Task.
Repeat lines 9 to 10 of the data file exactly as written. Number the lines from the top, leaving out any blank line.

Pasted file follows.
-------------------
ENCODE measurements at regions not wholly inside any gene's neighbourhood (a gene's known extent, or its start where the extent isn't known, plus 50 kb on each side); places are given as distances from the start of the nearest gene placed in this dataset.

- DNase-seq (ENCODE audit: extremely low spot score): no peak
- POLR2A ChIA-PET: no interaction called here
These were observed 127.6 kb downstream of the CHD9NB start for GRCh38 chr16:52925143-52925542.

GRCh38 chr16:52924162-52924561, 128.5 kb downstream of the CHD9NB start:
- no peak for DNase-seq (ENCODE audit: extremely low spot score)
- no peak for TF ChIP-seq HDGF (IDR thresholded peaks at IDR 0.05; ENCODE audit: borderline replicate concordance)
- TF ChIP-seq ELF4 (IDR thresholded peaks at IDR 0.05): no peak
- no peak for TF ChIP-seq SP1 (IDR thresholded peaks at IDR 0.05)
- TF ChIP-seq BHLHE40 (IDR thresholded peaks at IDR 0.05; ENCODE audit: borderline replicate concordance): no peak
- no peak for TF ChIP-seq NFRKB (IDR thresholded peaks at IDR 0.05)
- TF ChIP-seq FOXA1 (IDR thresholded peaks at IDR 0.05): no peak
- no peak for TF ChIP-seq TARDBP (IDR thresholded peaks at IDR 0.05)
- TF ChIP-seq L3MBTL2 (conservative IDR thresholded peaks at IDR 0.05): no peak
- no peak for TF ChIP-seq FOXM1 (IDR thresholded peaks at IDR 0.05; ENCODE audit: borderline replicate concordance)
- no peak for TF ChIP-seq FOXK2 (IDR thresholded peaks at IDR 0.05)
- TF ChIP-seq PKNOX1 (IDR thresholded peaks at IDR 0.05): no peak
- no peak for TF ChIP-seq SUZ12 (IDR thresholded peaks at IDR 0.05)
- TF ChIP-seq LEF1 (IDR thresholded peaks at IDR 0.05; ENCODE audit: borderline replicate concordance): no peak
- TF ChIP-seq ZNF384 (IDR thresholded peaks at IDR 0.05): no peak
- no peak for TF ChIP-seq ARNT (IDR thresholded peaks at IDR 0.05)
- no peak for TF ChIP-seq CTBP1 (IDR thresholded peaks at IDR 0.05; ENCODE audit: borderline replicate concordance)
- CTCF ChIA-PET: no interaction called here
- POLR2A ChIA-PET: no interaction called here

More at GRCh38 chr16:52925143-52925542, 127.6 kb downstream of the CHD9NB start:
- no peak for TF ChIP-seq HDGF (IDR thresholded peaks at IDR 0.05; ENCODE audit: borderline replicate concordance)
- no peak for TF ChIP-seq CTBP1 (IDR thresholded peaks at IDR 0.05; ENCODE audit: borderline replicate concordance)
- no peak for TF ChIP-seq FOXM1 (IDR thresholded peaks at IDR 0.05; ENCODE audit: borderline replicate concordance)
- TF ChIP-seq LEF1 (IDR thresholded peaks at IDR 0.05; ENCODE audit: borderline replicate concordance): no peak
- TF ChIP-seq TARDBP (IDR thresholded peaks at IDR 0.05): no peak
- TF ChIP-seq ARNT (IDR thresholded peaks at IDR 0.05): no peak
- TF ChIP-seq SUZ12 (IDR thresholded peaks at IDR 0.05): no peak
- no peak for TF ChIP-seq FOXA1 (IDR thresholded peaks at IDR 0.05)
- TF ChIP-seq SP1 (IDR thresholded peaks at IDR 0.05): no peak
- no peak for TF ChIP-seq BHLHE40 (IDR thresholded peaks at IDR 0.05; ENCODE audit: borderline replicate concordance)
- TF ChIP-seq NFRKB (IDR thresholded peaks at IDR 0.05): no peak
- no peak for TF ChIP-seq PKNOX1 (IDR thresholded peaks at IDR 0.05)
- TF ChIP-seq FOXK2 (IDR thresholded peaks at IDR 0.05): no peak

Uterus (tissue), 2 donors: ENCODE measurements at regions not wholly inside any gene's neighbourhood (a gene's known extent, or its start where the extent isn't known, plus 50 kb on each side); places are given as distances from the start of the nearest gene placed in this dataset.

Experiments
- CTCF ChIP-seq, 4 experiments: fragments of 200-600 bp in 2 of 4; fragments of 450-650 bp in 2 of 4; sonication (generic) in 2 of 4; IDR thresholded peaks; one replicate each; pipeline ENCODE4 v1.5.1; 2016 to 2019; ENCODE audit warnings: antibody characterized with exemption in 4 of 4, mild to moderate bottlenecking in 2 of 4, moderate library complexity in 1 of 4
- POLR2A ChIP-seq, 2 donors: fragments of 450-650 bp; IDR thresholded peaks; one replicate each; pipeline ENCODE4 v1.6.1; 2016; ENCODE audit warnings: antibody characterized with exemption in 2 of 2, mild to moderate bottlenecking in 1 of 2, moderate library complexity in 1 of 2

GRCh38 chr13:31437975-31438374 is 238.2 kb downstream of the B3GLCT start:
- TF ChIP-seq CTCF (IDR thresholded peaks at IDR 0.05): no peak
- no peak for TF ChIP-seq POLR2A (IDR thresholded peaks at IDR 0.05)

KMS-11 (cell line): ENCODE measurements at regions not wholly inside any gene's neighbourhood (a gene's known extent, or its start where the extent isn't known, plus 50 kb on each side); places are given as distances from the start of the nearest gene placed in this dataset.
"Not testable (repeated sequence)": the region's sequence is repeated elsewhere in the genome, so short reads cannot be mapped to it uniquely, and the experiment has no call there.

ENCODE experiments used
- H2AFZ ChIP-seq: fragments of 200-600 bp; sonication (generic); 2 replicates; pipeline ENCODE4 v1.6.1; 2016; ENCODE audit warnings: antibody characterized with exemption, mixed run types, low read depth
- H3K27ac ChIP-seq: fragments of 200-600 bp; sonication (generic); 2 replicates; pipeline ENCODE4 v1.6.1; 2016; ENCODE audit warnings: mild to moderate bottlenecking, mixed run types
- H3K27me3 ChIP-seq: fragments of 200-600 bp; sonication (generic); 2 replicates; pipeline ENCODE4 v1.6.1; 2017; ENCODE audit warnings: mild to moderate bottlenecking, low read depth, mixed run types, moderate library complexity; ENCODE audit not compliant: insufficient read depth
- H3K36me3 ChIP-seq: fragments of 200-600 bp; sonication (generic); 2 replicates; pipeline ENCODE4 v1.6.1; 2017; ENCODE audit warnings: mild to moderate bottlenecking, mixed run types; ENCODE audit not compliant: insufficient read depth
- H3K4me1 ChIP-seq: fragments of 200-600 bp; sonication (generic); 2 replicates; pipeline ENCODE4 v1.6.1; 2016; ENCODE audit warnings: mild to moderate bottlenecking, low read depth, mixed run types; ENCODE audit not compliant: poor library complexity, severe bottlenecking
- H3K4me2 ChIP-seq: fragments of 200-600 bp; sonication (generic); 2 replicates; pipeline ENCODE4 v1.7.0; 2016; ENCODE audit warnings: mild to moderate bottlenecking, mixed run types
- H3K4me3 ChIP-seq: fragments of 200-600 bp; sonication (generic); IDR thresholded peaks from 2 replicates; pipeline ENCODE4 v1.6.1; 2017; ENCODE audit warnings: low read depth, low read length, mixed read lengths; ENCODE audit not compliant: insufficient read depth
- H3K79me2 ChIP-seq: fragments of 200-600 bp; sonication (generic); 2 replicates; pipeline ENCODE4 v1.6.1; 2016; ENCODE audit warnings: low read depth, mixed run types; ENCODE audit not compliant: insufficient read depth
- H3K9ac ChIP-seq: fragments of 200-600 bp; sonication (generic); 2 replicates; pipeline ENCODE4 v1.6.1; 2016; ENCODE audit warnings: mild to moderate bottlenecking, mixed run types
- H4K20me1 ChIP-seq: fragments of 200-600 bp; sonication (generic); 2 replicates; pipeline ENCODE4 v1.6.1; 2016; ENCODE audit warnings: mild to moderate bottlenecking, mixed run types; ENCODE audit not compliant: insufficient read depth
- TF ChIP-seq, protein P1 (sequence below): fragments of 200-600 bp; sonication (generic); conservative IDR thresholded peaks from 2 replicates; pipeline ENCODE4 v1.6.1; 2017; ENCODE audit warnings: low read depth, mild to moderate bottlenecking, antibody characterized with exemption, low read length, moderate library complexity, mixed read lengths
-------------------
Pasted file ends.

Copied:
- no peak for TF ChIP-seq SP1 (IDR thresholded peaks at IDR 0.05)
- TF ChIP-seq BHLHE40 (IDR thresholded peaks at IDR 0.05; ENCODE audit: borderline replicate concordance): no peak